You’re in a great mood. You just won a new client and you walk joyfully into the office with a spring in your step.
Betty is the only one there, holding the fort. You’re grateful, she’s great at her job and she’s in line for a promotion.
But her promotion prospects are at risk because she’s super moody. And today is one of those days where your good mood, once again, is quickly soured.
She looks up and gives you ‘The Look’. From what you know of Betty, this is the ‘Ask Me What’s Wrong’ look. Which you tell yourself is the ‘I’m about to ruin your good mood’ look.
Of course you’re right. Just suspecting that your good mood is about to be ruined actually ruins it. So you cave. Rather than spreading the joy and sharing your good news, the first thing you say is:
You: “Hi Betty, what’s wrong?”
Betty: “I don’t feel well”.
You think to yourself:
What? Again? Is that really it? Why can’t she hold it together for a minute and ask me why I’m happy? And then, if it’s true, why can’t she simply say something like:
‘I’m really not feeling well. I need to go home. Will you be OK if I leave for the rest of the day?’
Is that really so hard? Seems it is. And it gets worse.
You’ve already told Betty she’s in line for a promotion later this year. What she doesn’t know is that her moodiness could be a deal breaker. Her moods are so variable. With this latest instalment of The Look, you’re no longer sure you’ll promote her. It’s like the straw that broke the camel’s back. You’ve had enough. Of course, if she’s unwell that’s a different matter. But she’s moody all the time.
Does Betty know that her moods are impacting her career prospects? Of course not. Telling her won’t be easy. You hate confrontation and delicate interpersonal situations.
But if you were Betty wouldn’t you want to know? Do you really want to ruin a relationship and lose a promising staff member because you don’t know what to say or how to say it?
It’s easy to blame it on Betty. After all, her moodiness takes a toll on everyone and it’s not OK. So you do have a point.
Emotions are contagious so it matters that she’s moody.
If you’d been able to ‘infect’ Betty with your positive mood, that might have helped. Positive emotions help everyone feel good and broadens and builds their minds.
This is Professor Barbara Fredrickson’s theory of positive emotions. Positive emotions help us see new possibilities, bounce back from setbacks, better connect with others and reach our potential.
In contrast, negative emotions bring everyone down. They result in narrowed thinking and behaviours that can be adaptive for survival (like fear evokes the fight or flight response).
We’re biased to the negative, that’s why Betty was able to bring you down so fast.
You’ve got to do something about Betty’s moodiness.
Before you rush into tell her like it is, it helps to be thoughtful. Take a moment (or more) to:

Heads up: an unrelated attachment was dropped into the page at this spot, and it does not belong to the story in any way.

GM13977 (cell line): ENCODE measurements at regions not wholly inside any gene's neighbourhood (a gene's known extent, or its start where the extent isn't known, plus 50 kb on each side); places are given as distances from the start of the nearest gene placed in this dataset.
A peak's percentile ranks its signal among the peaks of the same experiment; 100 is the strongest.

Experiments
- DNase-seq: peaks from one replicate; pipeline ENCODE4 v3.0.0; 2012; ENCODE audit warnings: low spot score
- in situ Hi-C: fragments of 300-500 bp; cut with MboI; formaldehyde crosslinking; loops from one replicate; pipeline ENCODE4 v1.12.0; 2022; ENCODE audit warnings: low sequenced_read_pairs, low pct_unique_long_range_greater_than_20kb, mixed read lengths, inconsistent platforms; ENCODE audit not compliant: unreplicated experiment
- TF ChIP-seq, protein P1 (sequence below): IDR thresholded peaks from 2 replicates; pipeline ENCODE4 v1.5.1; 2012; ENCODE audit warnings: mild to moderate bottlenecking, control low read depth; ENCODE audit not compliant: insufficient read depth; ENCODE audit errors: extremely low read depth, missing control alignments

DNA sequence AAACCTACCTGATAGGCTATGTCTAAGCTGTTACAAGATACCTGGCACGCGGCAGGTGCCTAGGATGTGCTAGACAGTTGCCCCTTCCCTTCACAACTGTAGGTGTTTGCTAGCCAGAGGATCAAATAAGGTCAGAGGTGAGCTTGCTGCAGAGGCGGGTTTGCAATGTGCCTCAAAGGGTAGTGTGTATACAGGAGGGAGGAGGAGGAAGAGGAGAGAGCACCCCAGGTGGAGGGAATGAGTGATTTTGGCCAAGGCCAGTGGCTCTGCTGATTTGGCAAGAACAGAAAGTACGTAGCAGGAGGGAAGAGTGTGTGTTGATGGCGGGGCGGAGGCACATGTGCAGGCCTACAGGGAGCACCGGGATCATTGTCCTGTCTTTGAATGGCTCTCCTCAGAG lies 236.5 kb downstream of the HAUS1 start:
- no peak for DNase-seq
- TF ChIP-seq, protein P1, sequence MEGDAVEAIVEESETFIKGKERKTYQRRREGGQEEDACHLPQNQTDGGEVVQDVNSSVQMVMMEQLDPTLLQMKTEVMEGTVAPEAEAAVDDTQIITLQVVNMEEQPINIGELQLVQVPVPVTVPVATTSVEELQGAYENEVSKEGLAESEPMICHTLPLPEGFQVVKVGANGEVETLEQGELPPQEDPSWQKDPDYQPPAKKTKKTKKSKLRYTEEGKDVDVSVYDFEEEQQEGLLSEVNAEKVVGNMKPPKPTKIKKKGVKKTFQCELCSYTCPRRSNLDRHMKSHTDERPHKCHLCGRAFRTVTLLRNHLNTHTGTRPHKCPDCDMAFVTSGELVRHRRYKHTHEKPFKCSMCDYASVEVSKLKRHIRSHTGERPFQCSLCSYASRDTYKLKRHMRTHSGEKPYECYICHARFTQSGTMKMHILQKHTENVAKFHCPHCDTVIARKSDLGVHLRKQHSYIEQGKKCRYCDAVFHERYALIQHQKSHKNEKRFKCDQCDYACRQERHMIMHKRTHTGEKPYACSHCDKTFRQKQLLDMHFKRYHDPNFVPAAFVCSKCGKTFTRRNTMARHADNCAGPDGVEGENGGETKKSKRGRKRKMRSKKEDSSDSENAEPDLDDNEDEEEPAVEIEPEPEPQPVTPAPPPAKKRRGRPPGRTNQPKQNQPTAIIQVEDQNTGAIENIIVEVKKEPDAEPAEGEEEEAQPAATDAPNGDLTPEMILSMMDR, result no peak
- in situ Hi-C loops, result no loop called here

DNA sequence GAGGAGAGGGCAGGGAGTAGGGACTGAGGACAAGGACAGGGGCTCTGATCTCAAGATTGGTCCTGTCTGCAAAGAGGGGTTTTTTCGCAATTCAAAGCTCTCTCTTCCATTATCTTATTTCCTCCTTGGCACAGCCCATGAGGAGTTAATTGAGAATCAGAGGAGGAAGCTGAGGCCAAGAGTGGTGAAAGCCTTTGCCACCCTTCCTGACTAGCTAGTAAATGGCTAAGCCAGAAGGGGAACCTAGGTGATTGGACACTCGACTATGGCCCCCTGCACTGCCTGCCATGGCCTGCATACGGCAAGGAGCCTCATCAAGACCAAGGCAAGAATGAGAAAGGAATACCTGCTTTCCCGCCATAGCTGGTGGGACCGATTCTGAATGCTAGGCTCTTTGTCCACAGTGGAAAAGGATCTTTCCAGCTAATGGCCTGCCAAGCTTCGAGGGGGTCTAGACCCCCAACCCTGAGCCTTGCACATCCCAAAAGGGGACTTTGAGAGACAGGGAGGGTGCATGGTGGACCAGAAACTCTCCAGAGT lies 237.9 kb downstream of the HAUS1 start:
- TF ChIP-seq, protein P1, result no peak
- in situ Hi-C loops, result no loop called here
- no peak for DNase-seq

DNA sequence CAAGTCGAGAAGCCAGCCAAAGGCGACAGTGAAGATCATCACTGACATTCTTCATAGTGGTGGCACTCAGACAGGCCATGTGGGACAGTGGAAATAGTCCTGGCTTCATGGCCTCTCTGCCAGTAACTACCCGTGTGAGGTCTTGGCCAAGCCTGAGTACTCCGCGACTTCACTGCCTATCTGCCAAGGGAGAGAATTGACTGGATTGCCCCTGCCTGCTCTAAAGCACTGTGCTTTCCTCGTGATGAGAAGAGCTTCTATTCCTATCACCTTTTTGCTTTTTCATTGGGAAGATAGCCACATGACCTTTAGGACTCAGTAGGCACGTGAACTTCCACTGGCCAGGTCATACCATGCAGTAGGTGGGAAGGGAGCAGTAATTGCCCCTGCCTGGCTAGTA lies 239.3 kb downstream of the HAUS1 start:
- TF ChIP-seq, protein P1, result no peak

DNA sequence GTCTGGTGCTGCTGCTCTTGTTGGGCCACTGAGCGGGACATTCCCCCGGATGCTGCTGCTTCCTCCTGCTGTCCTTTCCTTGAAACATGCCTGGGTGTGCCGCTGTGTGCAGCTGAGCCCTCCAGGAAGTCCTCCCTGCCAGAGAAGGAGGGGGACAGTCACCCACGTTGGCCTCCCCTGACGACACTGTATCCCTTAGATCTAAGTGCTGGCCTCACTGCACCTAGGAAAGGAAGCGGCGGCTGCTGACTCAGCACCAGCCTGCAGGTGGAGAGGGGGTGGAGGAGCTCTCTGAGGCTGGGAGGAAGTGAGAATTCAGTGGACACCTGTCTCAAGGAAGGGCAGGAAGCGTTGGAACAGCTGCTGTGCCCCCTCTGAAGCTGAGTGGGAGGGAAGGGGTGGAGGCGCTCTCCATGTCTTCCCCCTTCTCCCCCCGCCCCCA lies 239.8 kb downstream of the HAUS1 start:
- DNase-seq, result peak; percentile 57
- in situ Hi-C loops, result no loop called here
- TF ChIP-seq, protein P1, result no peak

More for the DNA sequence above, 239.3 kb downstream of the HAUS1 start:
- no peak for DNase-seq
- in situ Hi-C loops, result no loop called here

- Put yourself in her shoes.
- Develop a hypothesis.
- Work out a kind way to say what needs to be said.
After all, you want this to go well.
1. Put yourself in her shoes
Exercise your empathy. Why might Betty be behaving this way? What’s triggering her?
You know she’s having a rough time at home. She said she’s feeling unwell and she has had a few sick days recently. What else might be going on? What might be stressing her at work?
Does she even know emotions are contagious? Has it occurred to her to consider the impact of her moodiness?
The list goes on. You get the idea.
2. Develop a hypothesis
When you figure out possible reasons for her moodiness you can be smarter about how you deal with it.
Here’s a handy little guide* for identifying common behaviours and understanding what she might be thinking, especially under stress:
She might be thinking…
Something bad will happen to her and she won’t be able to cope.
She’s going to lose something that is important to her.
She’ll be harmed by what you’re doing.
Quiet and withdrawn
She’s not good enough and you’ll find out.
She’s going to harm you and is feeling guilty about it.
*with thanks to Karen Reivich via Michelle McQuaid
If this guide is correct, it’s most likely with Betty’s variable moods that she’s in the unpredictable category.
Your hypothesis: Betty might be thinking she’s going to harm you, by leaving you in the lurch. Perhaps she’s feeling guilty about all the sick days she’s had already, knowing not being there to support you makes your day harder.
We can’t be sure. People are tricky. That’s why it’s a hypothesis.
3. Work out a kind way to say what needs to be said
It’s time to test your hypothesis. (You’ll probably have to do this more than once.)
Craft a kind and respectful response to let Betty know her moodiness needs to be kicked to the curb:
- in a way that she can hear it.
- in a way that isn’t totally offensive.
- in a way that keeps her safe.
This is where business gets personal.
Your Betty isn’t my Betty. Different people will hear things differently. You need to craft your own response, tailored to your Betty.
Here are some tips:
- Set the scene. Do it in private. Do it sitting down and eliminate distractions. You’re showing this is serious.
- Get to the point and don’t take longer than you need to. You don’t need to rub it in.
- Focus on the behaviour – what needs to change and why. She needs to know what success looks like.
And if your Betty needs additional support or training to help her uplevel –then either provide it or point her in the right direction. That might be me. I help people with difficult behaviours and difficult conversations at work so let me know if I can help.